Congressional leaders got behind a short-term measure to fund the government Wednesday as an impasse over President Donald Trump's border wall threatens a partial government shutdown.
Still, the president gave no indication whether he would sign it as a funding deadline loomed.
The so-called continuing resolution would fund the government through Feb. 8, Senate Majority Leader Mitch McConnell announced. The Senate will take up the measure later Wednesday, the Kentucky Republican said. Lawmakers need to pass spending bills by midnight Friday to avoid a partial shutdown. The plan would push the ongoing debate over immigration and border security into next year, when Democrats will hold control of the House and Nancy Pelosi will likely be speaker.
"We need the government to remain open for the American people," McConnell said on the Senate floor. He contended that Democrats have not taken border security seriously enough, saying they had an "allergy to sensible immigration policies."
Senate Democrats will back it, Senate Minority Leader Chuck Schumer said Wednesday.
"We would have preferred one of our two options, but I'm glad the leader thinks the government should not shut down over the president's demand for a wall, and Democrats will support this CR," the New York Democrat said on the Senate floor. Democratic leaders offered two separate proposals to fund the government for a longer period, but Trump has not accepted them.
In a statement, Pelosi lamented a "missed opportunity to pass full-year funding bills." However, she said Democrats "will support this continuing resolution." Senate Republicans need nine Democratic votes to reach the 60-vote threshold to pass spending bills. House Republicans do not need Democratic support to approve the legislation.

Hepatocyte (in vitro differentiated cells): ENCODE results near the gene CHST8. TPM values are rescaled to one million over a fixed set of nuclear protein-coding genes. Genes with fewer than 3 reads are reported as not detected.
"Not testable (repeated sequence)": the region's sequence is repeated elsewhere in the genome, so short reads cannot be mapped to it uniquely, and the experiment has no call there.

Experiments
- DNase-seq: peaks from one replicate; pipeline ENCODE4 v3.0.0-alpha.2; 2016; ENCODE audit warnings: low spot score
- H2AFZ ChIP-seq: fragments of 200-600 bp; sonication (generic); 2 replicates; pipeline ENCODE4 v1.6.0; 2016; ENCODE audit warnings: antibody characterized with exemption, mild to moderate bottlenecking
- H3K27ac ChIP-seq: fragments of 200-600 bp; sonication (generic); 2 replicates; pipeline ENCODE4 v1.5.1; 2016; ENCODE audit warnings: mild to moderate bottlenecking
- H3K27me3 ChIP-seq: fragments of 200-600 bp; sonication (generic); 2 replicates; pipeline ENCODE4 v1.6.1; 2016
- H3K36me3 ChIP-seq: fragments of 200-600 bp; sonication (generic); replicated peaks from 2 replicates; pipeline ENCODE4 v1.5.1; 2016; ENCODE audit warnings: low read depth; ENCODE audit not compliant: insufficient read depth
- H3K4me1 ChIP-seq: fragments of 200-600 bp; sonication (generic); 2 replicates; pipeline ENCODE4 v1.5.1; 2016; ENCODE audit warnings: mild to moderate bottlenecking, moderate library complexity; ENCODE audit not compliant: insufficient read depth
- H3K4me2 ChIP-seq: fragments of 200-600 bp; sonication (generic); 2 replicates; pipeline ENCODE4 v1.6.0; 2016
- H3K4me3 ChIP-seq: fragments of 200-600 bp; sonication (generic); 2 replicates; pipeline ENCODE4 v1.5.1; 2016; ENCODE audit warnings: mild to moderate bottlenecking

A senior administration official told CNBC on Wednesday that the White House would "take a look" once Congress passes a plan. On Tuesday, White House press secretary Sarah Huckabee Sanders said the president would want to see what Congress passes before he decides whether to sign it. Last week, Trump said he would be "proud" to shut down the government over the border wall.
The short-term bill would mean Trump would fall short once again in his ongoing effort to secure money for the wall, one of his key campaign promises. He pledged to get Mexico to fund the barrier, which America's southern neighbor has repeatedly refused to do. Trump sees stoking fear of illegal immigration as one of his core political appeals.
In a tweet Wednesday morning, Trump seemed to justify his potential shortcoming in getting wall funding from Congress. He claimed "Mexico is paying (indirectly)" for the structure through his revision to the North American Free Trade Agreement, a dubious assertion that the White House has struggled to explain. He also contended that the U.S. military will construct the wall — a process that could also require congressional appropriations.
"Thankfully, President Trump appears to have backed down from his position for billions in direct appropriations for a border wall," Schumer said. "For the past several weeks, the president's insistence on $5 billion for a wall has been the biggest obstacle to keeping the government open past Friday."
Trump has also explained his potential failure by claiming the government has already started to build large portions of the border wall. However, Congress only approved money to construct or replace fencing similar to existing structures.
If funding for parts of the government lapses, it would be the third shutdown this year. Impasses over immigration contributed to the two government closures early in the year.